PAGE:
“Students and staff have the right to teach and learn in an environment free from the fear of being gunned down in their classrooms or on their way home from school,” said students Wednesday at the Rhode Island State House. Hundreds of students from over a dozen schools gathered, first on the back steps, then inside in the rotunda for a loud and entirely peaceful demonstration demanding that elected leaderships pass meaningful gun law reform.
Organized primarily by the Providence Student Union (with organizational backup from the Rhode Island Coalition Against Gun Violence, especially Kat Kerwin) and in concert with similar walkouts across the country, the students demanded that legislators:
- Ban guns from schools. All guns, period.
- Ban assault weapons, bump stocks, and high-capacity magazines. Require background checks.
- Increase school counselors and clinicians, not police in schools
- Increase services to reduce gun violence in all communities
“We’re the generation of change,” said Virginia Georgiev of Classical High School. “We’re the generation of prosperity. We’re ready to make sure that these policies that need to be implemented to protect these communities are implemented.”
Georgiev recounted meeting a man at the State House who told her that, “gun control measures were a form of subjugation on the American people by the government.” Georgiev did not engage with the man at the time, but if that man is “somehow listening to her today,” she wants him to know that, for her, “gun control is not a means to subjugate, it is a means to survive.”
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“If we cannot feel safe in a place of education, where can we feel safe?” asked Classical High School student Max Schmidhauser. “We cannot allow our leaders to rollover for money. Get the NRA out of our politics!”
“The idea of having to fear being shot in our classrooms has been instilled in our minds,” said Met High School student Audrey O’Donnell. The reality is, I still dwell on that same thought…”
“My peers and I are from the generation of survivors and unanswered prayers,” said Taiwo Demola from Classical High School. “We are from the generation of scared kids, worried parents and check-in phone calls. We are from the generation of lock down drills. We are from the generation of never again hashtags repeated over and over and over again…
“To all the young people here today: We are the ones inheriting the future. Therefore, it is up to us to ensure that our country is moving in a direction that reflects our beliefs and our values.”
Classical High School seniors Latifat Odetunde and Thania Merlain rewrote the Pledge of Allegiance.
“I pledge allegiance to the fact that gun violence in US tops the rest of the world, and to the Republic, for which it stands, a divided nation, under a government that lacks the decency to advocate for a system with liberty and justice for all…
“The second amendment protects the right to bear arms, but it didn’t protect the bodies that have already been harmed.”
“How do you put out a fire?” asked Odetunde.
“Do you light more matches?” asked Merlain.
“How do you stop school shootings?” asked Odetunde.
“Do you arm the teachers?” asked Merlain.
“How do you better a community?” asked Odetunde.
“Do you ignore the daily violence?” asked Merlain.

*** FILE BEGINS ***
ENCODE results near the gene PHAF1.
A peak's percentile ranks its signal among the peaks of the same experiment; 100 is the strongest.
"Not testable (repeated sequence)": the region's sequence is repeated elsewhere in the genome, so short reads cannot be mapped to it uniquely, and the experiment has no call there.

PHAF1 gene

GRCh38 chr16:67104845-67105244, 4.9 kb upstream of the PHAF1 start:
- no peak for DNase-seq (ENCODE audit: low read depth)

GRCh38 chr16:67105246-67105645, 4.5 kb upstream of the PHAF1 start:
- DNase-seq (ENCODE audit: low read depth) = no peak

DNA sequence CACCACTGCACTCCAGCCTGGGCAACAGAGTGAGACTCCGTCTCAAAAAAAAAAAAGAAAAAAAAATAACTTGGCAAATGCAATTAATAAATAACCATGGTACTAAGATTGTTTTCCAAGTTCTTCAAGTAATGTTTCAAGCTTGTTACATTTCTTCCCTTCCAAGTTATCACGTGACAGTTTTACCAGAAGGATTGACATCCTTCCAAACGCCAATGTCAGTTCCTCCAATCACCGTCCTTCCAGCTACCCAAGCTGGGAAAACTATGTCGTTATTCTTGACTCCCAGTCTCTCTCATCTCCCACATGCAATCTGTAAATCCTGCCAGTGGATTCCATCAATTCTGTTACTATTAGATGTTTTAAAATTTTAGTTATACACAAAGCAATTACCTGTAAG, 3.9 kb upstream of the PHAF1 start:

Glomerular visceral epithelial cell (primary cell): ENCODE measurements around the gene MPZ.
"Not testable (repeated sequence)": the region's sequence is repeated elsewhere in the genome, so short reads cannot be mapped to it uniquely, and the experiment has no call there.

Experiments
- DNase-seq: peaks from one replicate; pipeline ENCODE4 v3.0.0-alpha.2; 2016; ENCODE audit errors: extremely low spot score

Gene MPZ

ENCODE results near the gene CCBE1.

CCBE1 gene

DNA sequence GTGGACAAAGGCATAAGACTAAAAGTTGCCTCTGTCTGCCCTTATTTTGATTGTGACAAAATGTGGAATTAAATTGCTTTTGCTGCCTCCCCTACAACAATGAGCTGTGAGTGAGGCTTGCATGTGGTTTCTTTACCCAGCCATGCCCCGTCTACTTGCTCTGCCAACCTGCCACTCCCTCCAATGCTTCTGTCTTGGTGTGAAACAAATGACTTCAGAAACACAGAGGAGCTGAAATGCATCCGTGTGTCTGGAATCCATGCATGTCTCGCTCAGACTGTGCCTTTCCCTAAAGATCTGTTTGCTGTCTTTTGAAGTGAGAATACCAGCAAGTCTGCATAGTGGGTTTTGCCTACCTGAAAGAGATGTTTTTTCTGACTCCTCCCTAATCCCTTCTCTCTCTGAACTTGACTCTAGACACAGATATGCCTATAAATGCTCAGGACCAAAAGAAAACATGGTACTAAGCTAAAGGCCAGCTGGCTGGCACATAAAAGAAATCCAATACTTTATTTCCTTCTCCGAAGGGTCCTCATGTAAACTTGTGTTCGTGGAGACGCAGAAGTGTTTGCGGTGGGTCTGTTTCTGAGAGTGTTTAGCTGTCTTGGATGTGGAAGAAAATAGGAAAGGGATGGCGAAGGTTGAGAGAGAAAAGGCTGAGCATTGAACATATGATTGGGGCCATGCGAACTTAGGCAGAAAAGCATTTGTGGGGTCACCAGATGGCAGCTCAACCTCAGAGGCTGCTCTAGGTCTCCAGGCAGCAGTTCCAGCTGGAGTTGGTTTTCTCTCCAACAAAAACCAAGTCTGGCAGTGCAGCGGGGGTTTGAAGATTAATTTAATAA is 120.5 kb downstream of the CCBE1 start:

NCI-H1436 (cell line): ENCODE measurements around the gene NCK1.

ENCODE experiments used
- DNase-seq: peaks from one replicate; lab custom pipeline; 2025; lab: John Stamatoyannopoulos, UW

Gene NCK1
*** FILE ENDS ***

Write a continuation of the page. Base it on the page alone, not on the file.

“everyone goes silent when shooting happens in the hood,” said Odetunde. “But when a shooting happens in the suburbs, we all go insane.”
“We stand with Sandy Hook, Parkland and Columbine,” said Odetunde and Merlain, together.
“But we need to keep that same energy for urban communities when things pop off and get out of line,” finished Merlain.
The pair then listed off a series of five shootings that happened in Providence in January.
“Where was the outrage,” asked Merlain. “Where was the coverage?”
“It’s funny how mental health is only brought up when a white person is holding a gun, but that’s beside the point,” said Odetunde. “If mental health is the problem in school shootings, where are the counselors to detect these signs?”
“More counselors, less cops on school grounds equals safer schools,” said Merlain.
“More community leaders, less complacency, equals safer neighborhoods,” said Odetunde.
“More coverage of local violence, less ignorance, equals legislation being passed,” said Merlain.
“Every day, I fear that at some point, in my next two years of high school, it won’t be old age or illness that kills me, but a bullet,” said Xavier Copeland, sophomore at Classical High School. “Believe me when I say this: We will keep fighting, we will keep protesting and we will make a change.”
Classical High School student Grace Kelly said, “I used to believe in leaders, the people who say they will protect us, but never act. But I refuse to become another hashtag or percentage on your screen. I believe in leaders, but not the ones on TV. The ones directly in front of me. The ones who called BS. We the believer hold in our hands change, growth and strength. We are the true leaders who stand up against gun violence and stand for gun control.
“We protect our people, not our guns.”
“We all have a dream, together, that one day these shootings will stop. One day, all these lives will be spared. And our children can learn in peace, once more.”
“My problem was that the message is focused on gun violence in schools, but little do we speak about gun violence in communities… I’ve worn the tee shirts with my friends on it. I’ve seen what a gun can do to a family. I’ve seen what a gun can do to a person. And I seen what a gun can do to a community.”
Storm, a senior at Met High School, sang the rally to a close.
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